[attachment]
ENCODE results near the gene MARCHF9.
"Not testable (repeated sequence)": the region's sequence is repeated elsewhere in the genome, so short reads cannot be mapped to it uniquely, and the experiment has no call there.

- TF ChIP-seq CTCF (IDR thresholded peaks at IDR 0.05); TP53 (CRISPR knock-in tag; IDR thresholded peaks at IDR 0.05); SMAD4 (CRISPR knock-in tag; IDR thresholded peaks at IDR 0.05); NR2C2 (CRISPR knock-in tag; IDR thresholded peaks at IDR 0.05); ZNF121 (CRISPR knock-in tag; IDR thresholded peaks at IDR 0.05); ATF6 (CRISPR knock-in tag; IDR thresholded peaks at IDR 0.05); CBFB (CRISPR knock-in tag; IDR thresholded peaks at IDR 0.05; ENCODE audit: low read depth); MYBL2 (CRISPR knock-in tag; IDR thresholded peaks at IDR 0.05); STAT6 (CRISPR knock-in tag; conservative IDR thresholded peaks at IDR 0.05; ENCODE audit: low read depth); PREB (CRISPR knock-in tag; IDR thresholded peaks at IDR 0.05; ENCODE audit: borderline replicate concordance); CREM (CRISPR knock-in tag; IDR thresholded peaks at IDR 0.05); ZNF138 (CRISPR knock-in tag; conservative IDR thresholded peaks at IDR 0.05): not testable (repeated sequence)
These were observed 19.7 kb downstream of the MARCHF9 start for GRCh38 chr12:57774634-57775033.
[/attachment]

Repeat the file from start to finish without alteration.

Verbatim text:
ENCODE results near the gene MARCHF9.
"Not testable (repeated sequence)": the region's sequence is repeated elsewhere in the genome, so short reads cannot be mapped to it uniquely, and the experiment has no call there.

- TF ChIP-seq CTCF (IDR thresholded peaks at IDR 0.05); TP53 (CRISPR knock-in tag; IDR thresholded peaks at IDR 0.05); SMAD4 (CRISPR knock-in tag; IDR thresholded peaks at IDR 0.05); NR2C2 (CRISPR knock-in tag; IDR thresholded peaks at IDR 0.05); ZNF121 (CRISPR knock-in tag; IDR thresholded peaks at IDR 0.05); ATF6 (CRISPR knock-in tag; IDR thresholded peaks at IDR 0.05); CBFB (CRISPR knock-in tag; IDR thresholded peaks at IDR 0.05; ENCODE audit: low read depth); MYBL2 (CRISPR knock-in tag; IDR thresholded peaks at IDR 0.05); STAT6 (CRISPR knock-in tag; conservative IDR thresholded peaks at IDR 0.05; ENCODE audit: low read depth); PREB (CRISPR knock-in tag; IDR thresholded peaks at IDR 0.05; ENCODE audit: borderline replicate concordance); CREM (CRISPR knock-in tag; IDR thresholded peaks at IDR 0.05); ZNF138 (CRISPR knock-in tag; conservative IDR thresholded peaks at IDR 0.05): not testable (repeated sequence)
These were observed 19.7 kb downstream of the MARCHF9 start for GRCh38 chr12:57774634-57775033.